Seven Hours of Sleep May Be Better Than Eight

You’ve probably heard that 8 hours is the magical amount of sleep needed every night. New research suggests that may not be the optimal amount for everyone.


Chronic Sleep Loss May Lead to Loss of Brain Cells

In today’s hectic, fast-paced world, all too often we hear people say they haven’t gotten enough rest and plan to “catch up” on sleep over the weekend. However, new research suggests chronic sleep loss may be more serious than previously thought and may even lead to loss of brain cells [1].

Loss of brain cells

Study Suggests Sleep Detoxes the Brain

A good night’s rest may literally clear the mind. Using mice, researchers showed for the first time that the space between brain cells may increase during sleep, allowing the brain to flush out toxins that build up during waking hours. These results suggest a new role for sleep in health and disease. The study was funded by the National Institute of Neurological Disorders and Stroke (NINDS), part of the NIH.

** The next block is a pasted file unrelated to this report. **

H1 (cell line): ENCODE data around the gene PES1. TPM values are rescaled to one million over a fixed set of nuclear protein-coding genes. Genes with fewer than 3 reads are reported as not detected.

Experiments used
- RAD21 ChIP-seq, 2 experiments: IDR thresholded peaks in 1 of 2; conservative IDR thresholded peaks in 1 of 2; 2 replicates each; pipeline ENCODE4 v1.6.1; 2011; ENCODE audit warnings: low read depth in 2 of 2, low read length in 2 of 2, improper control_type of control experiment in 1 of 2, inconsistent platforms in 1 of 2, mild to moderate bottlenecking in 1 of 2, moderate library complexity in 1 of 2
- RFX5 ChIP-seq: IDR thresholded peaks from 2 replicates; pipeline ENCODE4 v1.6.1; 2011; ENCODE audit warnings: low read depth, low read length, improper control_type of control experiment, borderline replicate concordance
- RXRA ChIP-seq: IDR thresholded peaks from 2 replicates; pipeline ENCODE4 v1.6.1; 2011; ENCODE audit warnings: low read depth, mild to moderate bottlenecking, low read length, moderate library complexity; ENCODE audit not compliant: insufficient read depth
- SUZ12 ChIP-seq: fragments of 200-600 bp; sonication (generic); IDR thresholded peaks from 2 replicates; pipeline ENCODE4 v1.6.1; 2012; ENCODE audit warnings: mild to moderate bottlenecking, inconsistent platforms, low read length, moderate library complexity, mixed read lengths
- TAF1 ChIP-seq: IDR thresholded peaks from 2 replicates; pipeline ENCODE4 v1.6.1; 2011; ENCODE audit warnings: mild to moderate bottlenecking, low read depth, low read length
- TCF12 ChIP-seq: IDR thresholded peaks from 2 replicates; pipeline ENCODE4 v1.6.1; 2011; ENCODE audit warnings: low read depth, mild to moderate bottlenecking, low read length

Dye flow through the brain of a sleeping mouse

Older Brains Get Too Full for New Information

According to new research, learning becomes more difficult as we get older because our brains get too full for new information. This may be due, in part, to finding that with advanced age we get less sleep during the stage in which we don’t dream. Both studies are reported in the prestigious Nature family of journals.

Aging brain

Gene that Influences When You Wake Also Predicts Time of Death

Researchers have identified a common gene variant that is responsible for a person’s tendency to be an early riser or a night owl. This common genetic variant also helps determine the time of day a person is most likely to die. The findings appear in the November 2012 issue of the Annals of Neurology.

Body clock